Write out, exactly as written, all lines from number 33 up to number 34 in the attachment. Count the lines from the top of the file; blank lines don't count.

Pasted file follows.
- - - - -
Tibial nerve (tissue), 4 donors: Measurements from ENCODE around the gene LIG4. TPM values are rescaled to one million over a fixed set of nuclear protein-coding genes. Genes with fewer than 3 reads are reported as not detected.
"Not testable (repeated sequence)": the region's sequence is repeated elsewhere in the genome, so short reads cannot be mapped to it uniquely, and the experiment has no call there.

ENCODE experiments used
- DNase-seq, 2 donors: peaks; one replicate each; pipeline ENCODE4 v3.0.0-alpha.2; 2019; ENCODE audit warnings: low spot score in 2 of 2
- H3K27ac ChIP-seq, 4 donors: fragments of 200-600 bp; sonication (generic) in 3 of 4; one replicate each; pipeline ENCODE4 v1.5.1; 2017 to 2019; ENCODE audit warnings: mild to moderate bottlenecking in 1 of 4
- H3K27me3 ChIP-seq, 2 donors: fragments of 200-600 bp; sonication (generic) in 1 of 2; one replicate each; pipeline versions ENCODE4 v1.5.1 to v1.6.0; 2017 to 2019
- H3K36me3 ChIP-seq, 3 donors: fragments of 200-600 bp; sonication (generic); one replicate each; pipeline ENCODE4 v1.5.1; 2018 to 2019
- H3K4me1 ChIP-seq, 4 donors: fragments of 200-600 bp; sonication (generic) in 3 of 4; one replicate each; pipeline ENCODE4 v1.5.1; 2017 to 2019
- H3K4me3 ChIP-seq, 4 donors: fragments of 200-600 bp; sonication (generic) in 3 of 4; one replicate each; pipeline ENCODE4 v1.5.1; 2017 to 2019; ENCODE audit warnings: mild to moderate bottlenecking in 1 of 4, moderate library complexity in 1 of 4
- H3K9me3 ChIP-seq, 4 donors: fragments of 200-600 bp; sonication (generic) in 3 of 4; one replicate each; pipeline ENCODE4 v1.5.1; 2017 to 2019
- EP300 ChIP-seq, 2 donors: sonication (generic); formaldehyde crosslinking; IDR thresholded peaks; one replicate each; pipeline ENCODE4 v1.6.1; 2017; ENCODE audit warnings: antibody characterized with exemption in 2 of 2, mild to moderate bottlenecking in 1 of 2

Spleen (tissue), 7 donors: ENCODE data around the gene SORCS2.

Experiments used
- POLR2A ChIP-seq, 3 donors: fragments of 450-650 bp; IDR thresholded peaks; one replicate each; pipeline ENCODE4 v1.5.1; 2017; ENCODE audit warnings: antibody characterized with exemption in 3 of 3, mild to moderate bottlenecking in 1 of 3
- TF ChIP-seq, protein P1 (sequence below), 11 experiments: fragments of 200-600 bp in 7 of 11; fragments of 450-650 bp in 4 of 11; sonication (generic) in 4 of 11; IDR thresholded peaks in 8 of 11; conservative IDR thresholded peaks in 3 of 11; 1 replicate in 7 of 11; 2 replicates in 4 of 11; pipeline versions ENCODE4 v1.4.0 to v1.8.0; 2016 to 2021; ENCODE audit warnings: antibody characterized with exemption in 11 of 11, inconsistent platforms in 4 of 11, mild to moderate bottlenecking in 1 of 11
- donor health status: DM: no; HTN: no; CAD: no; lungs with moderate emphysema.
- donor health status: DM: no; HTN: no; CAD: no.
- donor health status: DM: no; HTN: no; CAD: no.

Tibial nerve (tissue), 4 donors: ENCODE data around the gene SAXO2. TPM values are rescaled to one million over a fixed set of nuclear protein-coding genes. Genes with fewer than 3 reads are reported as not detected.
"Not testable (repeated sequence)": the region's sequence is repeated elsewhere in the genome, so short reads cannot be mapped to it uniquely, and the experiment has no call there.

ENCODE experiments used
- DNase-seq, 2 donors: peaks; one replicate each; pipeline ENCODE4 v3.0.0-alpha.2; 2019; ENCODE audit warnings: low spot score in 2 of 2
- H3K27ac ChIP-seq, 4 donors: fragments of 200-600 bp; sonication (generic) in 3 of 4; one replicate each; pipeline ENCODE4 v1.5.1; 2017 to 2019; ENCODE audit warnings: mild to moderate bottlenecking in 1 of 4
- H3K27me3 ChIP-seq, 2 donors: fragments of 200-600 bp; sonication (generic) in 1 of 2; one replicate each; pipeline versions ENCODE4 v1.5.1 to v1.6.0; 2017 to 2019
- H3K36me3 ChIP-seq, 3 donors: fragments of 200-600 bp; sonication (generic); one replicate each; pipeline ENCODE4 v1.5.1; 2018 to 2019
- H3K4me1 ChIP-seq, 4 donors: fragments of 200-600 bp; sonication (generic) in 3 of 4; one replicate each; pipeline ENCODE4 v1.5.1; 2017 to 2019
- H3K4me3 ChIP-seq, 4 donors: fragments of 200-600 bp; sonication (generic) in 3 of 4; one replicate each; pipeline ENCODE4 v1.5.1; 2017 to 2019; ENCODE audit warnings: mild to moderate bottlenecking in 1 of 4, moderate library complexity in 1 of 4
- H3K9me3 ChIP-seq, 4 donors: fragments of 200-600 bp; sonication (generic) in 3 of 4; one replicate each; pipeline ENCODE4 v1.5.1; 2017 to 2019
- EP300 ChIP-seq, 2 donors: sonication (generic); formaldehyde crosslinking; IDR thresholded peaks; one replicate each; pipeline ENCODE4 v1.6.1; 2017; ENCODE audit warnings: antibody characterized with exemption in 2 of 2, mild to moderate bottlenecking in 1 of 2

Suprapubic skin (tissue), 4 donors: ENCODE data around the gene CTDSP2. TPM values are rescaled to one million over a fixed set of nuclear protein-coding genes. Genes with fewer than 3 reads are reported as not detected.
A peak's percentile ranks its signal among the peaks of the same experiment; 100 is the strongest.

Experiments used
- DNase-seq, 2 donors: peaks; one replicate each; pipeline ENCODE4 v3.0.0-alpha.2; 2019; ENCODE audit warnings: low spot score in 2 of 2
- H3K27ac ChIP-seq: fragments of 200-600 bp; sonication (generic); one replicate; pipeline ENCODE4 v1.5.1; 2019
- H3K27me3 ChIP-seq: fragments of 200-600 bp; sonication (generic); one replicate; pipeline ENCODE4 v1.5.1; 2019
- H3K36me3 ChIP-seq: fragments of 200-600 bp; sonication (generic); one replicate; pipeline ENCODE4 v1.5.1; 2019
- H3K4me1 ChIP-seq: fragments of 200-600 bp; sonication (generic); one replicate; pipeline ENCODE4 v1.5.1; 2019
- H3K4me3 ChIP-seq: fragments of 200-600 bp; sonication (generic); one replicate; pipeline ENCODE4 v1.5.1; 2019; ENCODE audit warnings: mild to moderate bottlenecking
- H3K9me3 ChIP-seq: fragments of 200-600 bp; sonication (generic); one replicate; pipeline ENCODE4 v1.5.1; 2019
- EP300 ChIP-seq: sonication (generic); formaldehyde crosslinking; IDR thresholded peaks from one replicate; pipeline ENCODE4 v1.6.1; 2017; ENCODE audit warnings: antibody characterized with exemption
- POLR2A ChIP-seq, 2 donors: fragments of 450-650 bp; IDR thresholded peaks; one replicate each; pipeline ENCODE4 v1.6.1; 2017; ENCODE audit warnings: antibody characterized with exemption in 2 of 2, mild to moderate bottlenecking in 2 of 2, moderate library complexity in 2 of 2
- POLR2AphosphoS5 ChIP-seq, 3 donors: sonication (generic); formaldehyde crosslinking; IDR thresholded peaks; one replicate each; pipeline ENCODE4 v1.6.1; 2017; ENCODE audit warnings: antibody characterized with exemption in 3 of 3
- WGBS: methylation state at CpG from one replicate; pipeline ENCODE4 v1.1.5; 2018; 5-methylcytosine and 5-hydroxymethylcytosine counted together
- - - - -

- DNase-seq, 2 donors: peaks; one replicate each; pipeline ENCODE4 v3.0.0-alpha.2; 2019; ENCODE audit warnings: low spot score in 2 of 2
- H3K27ac ChIP-seq: fragments of 200-600 bp; sonication (generic); one replicate; pipeline ENCODE4 v1.5.1; 2019